Human Interaction and Technology as a Cohesive Unit Builds Success for Retail Outlets

Posted on May 15, 2014

It’s not arcane why online shopping is more prevalent each year. In the business of retail, chances are you don’t visibly see many of your customers anymore—but there are ways to rope them back in.

For the brick-and-mortars, a blend of the digital experience within the traditional shopping experience is becoming a necessity. In fact, according to the Progressive AE white paper, Balancing Technology and Human Interaction for the Future of Retail, online shopping revenue is expected to increase 62 percent by 2016.

There are three major areas in retail where the cohesion of human interaction and the implementation of technology can heavily contribute to building success. They are: rapid roll out plans, building brand loyalty, and sustainability solutions.

For any new brick-and-mortar, delays in a grand opening means loss in revenue. After all, you want to start that return on investment as soon as possible. This means to stay on schedule possible obstacles need to be identified early in the process.

The cohesion here is molded by an experienced team of architects and engineers. This team should have the necessary technology to work effectively with different regulatory bodies throughout the country.

With so many different code requirements that could potentially cause opening setbacks, technology can keep you up-to-date and proactive. Team online portals, web meeting technology, and Building Information Technology are crucial technological components in this process.

After opening without delays, you’ll need to build brand loyalty to keep those customers coming back. Technology has enabled brands to build more expansively, as geographic boundaries are essentially no more.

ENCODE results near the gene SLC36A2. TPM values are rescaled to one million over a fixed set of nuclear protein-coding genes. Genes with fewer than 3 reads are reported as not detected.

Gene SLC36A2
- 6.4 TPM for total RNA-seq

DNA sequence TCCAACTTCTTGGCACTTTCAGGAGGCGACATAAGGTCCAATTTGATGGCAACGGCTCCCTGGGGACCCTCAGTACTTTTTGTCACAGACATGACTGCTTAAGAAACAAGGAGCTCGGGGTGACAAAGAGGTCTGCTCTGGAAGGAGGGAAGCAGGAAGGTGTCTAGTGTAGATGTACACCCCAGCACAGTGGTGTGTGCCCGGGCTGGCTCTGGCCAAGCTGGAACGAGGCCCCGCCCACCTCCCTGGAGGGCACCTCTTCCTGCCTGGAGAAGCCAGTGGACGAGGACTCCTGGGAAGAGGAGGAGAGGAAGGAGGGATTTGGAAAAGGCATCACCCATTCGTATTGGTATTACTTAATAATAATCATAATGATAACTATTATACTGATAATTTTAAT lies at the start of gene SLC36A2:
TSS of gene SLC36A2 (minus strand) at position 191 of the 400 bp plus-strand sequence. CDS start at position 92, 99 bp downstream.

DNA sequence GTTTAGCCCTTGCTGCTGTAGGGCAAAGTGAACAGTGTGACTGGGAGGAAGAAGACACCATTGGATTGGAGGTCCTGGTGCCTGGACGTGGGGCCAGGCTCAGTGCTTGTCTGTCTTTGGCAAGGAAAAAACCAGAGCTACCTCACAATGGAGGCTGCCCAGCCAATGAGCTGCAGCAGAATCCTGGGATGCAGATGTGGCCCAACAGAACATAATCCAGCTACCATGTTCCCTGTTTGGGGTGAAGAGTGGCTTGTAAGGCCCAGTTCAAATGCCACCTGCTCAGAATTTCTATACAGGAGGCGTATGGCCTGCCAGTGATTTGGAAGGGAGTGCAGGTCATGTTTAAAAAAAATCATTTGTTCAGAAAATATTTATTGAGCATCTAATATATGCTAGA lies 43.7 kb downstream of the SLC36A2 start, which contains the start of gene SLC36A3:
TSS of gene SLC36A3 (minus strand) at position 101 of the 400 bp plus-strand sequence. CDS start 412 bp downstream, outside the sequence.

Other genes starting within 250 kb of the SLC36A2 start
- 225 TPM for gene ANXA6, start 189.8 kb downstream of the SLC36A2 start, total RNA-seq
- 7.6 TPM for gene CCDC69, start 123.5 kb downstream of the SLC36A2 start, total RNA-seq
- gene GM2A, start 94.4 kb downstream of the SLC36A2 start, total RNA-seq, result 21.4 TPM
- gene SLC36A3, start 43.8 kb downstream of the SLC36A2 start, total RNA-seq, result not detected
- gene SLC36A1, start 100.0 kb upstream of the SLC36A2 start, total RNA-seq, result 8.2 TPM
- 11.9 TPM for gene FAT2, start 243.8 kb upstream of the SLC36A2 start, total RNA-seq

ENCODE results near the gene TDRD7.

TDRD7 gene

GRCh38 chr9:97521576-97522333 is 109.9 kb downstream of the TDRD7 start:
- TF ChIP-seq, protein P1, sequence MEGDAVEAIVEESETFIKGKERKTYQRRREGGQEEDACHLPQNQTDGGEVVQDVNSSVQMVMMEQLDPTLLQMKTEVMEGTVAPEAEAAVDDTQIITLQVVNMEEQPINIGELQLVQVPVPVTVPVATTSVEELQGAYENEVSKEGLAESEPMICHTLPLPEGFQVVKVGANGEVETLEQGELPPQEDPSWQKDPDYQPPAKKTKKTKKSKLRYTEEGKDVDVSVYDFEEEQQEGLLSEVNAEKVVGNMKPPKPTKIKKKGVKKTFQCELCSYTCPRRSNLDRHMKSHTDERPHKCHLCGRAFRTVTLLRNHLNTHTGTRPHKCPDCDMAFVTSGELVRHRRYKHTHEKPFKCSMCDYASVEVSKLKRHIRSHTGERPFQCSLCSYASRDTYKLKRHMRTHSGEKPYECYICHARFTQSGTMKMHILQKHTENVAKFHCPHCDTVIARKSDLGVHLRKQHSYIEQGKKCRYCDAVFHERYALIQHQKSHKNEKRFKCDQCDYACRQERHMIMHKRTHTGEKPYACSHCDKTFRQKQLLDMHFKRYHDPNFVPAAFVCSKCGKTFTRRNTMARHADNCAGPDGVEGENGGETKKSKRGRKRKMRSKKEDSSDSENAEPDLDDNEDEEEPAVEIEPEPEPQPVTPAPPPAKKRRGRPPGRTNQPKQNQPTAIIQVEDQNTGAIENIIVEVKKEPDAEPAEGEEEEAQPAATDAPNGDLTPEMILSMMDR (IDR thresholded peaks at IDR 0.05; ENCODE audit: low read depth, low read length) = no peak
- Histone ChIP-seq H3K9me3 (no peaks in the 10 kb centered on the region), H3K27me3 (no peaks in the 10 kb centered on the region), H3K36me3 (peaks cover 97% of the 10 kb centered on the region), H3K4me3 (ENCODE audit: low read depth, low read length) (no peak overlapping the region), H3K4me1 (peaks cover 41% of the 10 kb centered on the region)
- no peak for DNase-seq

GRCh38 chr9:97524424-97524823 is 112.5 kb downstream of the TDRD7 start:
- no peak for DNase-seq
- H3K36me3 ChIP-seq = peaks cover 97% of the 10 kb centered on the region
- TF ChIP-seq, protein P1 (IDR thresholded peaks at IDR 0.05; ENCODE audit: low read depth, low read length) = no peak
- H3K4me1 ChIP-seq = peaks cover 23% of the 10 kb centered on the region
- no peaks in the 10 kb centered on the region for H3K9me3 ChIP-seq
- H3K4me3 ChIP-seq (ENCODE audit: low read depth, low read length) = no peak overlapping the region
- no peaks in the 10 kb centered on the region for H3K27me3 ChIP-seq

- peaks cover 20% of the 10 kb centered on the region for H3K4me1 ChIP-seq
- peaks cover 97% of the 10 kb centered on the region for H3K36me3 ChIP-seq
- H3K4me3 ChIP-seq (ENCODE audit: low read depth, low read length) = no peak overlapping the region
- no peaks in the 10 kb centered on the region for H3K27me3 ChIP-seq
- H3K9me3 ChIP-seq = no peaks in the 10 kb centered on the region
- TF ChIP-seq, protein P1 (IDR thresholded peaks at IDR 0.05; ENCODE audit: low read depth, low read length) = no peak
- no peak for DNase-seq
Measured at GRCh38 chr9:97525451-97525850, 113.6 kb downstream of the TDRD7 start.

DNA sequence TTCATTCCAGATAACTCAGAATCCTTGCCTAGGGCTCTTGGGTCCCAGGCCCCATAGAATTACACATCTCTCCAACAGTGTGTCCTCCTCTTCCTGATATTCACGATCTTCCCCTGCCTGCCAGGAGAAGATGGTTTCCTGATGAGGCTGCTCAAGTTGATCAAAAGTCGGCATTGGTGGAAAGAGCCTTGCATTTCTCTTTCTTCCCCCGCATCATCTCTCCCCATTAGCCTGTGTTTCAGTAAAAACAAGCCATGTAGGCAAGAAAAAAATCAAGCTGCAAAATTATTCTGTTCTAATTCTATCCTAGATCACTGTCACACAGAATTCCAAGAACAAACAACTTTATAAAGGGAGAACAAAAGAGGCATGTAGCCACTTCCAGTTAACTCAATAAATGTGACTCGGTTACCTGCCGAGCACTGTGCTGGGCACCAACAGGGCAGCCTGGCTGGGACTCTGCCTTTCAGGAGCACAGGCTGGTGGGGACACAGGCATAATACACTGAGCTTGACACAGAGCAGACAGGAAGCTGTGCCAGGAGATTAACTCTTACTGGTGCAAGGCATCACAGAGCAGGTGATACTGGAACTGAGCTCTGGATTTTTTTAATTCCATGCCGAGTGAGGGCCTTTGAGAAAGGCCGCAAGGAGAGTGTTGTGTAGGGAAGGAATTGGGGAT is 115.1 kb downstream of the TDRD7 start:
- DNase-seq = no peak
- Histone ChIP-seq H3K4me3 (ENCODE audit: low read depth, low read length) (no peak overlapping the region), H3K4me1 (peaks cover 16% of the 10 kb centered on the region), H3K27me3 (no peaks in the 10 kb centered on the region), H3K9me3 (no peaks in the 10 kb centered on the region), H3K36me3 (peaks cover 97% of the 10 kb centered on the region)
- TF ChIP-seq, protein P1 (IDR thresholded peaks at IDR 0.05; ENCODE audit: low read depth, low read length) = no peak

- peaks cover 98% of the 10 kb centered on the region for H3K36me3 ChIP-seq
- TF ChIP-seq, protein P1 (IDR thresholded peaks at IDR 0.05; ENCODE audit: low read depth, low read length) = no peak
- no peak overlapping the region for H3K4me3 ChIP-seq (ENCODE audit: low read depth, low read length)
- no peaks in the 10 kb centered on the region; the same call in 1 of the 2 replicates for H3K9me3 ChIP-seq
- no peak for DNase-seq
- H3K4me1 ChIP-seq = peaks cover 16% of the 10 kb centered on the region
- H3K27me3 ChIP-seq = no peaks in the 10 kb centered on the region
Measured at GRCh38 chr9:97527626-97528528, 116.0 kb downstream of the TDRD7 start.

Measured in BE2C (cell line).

First of all, despite being a brick-and-mortar, it doesn’t mean your online presence should be nil. More retailers are recognizing the inseparable connection between online and physical stores.

For instance, they can supplement their stock rooms and increase sales with access to online tools on the sales floor. If a product isn’t available in store, employees can place orders from mobile tablets and have it shipped to the consumers’ door. These same devices can be used to quickly cash out products to expedite the purchasing process.

While technology enhances the in-store presence, it also plays a key role in sustainability. Using sophisticated software, owners can get data about systems, including a specified timeframe for return on investment, life cycle costs, or reduction of use from previously used equipment. With the help of engineers, these intricate decisions can then be made and customized as a proper solution.

Within these three major areas, the super combo of human interaction and technology will be driving force in building success for both the short and long term.